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Back-To-School Blues Are FewAs School Year Starts Anew



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Back-To-School Blues Are Few

As School Year Starts Anew

By Larissa Lytwyn

What a difference a year makes.

Last year, Newtown schools were still reeling from a $1.2 million cut to their proposed budgets when the district was faced with some unanticipated effects from its transition from a four- to three-tier bus system.

To accommodate the new system, the school day schedule of Newtown Middle School was matched with Newtown High School’s. Sandy Hook, Middle Gate, and Head O’ Meadow elementary schools faced days that ended over an hour later than they had during the 2002-03 school year.

In addition to adjusting to the schedule changes, students faced a number of bus-related stressors, including missed buses, hour-plus bus rides, and overcrowding.

 It took nearly two months of rerouting and $65,000 in additional buses, among other adjustments, for the new system to function efficiently.

This year, the “tweaks” from last fall, combined with the aid of VersaTrans, a new software system for bus routing, have resulted in a year, that, according to faculty, has, so far, been going generally well.

“We’re off to a wonderful start!” declared Newtown Middle School Assistant Principal Kathy Boettner during the afternoon of August 31, the first day of school. “Everything is going well — better than expected.”

Sonia Brand-Fisher, an eighth grader, said the new school year looked notably more challenging, academically.

“We already have homework,” she said, “and my math teacher already announced a project that is coming up.” Still, she said, “I’ll be fine.”

Sheena Finlayson, a seventh grader, noted the physical transition between Reed Intermediate and the middle school. “There are a lot of twists and turns,” she said.

She said she was excited about the number of different subjects she will be able to take, including foreign language. “I’m in Spanish,” she said. “It seems good so far.”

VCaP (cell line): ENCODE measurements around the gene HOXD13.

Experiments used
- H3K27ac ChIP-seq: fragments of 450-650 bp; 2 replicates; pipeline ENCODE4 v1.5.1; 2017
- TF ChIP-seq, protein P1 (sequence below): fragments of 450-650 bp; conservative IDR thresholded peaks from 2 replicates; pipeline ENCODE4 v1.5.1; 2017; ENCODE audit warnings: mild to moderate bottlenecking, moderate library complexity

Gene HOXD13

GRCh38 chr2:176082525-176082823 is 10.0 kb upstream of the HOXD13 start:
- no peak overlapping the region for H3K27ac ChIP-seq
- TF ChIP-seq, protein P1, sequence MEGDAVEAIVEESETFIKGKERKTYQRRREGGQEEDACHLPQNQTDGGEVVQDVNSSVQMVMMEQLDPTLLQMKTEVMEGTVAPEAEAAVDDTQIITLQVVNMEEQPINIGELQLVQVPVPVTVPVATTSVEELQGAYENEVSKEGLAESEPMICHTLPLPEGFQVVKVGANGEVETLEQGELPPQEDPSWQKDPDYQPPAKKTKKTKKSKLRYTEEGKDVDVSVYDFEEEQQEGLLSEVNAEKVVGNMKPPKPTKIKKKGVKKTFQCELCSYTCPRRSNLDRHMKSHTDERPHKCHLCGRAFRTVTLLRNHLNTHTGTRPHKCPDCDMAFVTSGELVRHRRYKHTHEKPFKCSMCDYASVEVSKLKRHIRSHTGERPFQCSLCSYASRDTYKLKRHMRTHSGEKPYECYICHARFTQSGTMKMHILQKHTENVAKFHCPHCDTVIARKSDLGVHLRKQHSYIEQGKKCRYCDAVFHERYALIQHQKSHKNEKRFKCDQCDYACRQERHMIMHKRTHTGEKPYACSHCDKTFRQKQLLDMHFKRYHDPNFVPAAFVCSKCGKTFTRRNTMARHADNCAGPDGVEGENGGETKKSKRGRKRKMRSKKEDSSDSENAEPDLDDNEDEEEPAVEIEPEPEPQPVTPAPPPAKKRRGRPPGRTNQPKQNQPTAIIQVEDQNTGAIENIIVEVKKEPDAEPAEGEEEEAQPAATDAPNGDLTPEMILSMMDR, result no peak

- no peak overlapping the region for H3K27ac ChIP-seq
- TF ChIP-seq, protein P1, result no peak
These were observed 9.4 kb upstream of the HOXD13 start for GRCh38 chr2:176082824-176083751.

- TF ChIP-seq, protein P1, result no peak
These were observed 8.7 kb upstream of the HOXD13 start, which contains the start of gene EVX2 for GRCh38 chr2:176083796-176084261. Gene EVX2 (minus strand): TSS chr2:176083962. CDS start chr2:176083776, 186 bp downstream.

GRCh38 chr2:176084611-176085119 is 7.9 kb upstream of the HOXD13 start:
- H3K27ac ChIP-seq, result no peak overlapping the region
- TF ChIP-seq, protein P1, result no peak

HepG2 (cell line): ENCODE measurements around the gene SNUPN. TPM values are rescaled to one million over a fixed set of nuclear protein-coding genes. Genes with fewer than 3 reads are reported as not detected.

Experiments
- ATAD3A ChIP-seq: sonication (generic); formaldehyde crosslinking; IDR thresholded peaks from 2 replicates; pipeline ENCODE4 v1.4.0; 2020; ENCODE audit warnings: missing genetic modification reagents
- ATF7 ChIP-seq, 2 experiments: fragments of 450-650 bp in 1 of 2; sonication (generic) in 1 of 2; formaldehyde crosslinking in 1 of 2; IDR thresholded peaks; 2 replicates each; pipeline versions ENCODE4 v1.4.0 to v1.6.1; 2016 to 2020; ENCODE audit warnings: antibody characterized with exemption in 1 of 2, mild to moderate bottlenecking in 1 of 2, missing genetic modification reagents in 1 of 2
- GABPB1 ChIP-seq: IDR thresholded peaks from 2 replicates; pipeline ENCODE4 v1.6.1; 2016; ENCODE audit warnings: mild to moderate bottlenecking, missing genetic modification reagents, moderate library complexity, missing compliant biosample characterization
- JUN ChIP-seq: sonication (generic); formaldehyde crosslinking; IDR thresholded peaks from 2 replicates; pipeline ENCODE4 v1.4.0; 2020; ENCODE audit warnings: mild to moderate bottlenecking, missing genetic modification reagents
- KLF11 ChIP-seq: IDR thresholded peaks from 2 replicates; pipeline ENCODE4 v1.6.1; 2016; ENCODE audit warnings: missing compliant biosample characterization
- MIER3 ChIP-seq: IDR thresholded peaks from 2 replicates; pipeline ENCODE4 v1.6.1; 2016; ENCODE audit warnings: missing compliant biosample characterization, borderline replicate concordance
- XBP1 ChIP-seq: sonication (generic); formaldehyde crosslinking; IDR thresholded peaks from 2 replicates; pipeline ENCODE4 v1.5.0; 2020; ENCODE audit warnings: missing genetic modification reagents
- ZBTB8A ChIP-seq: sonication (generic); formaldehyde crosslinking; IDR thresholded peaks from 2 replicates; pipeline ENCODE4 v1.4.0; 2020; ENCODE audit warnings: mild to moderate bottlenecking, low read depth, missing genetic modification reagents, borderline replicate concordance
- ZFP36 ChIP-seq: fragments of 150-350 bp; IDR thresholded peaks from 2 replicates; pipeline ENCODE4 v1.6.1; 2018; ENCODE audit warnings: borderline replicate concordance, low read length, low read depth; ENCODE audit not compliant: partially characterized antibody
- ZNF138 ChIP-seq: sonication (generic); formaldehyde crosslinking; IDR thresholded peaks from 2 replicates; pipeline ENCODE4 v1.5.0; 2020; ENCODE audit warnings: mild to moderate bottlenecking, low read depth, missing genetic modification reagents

Stephanie Badick, also a seventh grader, said she liked the middle school. “I’ve already made some new friends,” she said.

Nonetheless, other new arrivals to the middle school, such as Ben Murphy and Brandon Bowen, said that the school was a far cry from Reed’s plush, air-conditioned halls.

“It was really hot in the classrooms,” said Ben. “There’s not any carpeting either.”

“It can be tough finding your way around,” said Brandon.

In addition to the physical transition between schools, middle school-aged students are on the cusp of adolescence.

“There are a lot of big changes,” said health teacher Gail Seymour. To ease some of the emotional changes young teens go through, she developed a new “Shield” project.

“Students will explore what their protective factors are,” she said. “We’ll also be talking about self-image, as well.”

She hopes the Shield project will help students develop better coping skills, as well as be more socially sensitive and responsible young adults.

“In health class, we also try to integrate a lot of activity,” she said. “It pleased me when some students told me how much fun they had today.”

Transition At The      High School

At Newtown High School, the first day of school seemed to take off exactly where the previous year left off.

After the final bell rang, the halls were alive with activity, including a cheerleading rehearsal and other extracurricular and sports activities.

The only notable change was news that Principal Bill Manfredonia would be leaving November 30 to serve as principal at Edgemont Junior/Senior High School in Scarsdale, N.Y.

“I’m sad,” said one student, Bria Innaurato. “He was a really good principal.”

“It’s going to be a whole new school,” said another student, Mallory Berko. “Mr Manfredonia was such a part of things here, such a part of the school.”

Steve Marks, a junior, agreed that Mr Manfredonia was a “good principal” and well liked.

“I’m surprised he’s leaving in the middle of the school year,” he said. “It seemed sudden.”

Despite the change, there are always the hallmarks of a high school grade transition, whether a student is a freshman or a senior.

“The classes definitely seem a lot harder,” said Jared Modzelewski.

His brother Dave is a senior. “I’m looking forward to having fun this year,” Dave said. “It’s going to be a good year.”

While P.J. O’ Dell, also a senior, said he was taking one “hard” class this year, he acknowledged that it was also a year to definitely have fun. “I’m looking forward to it,” he said.

At Hawley Elementary School, buses seemed to be arriving perfectly on time.

“Every thing seems to be going pretty good so far,” said Principal Jo-Ann Peters.

As the final bell rang, students poured eagerly out of the building.

“I like school a lot,” said third grader Jamison Fletcher. “My teacher is nice. I like math the best.”

Her friend, fellow third grader Morgan Macchiarulo, seemed equally positive about the school year.

“I like spelling a lot,” she said. “I like being [back] in school.”

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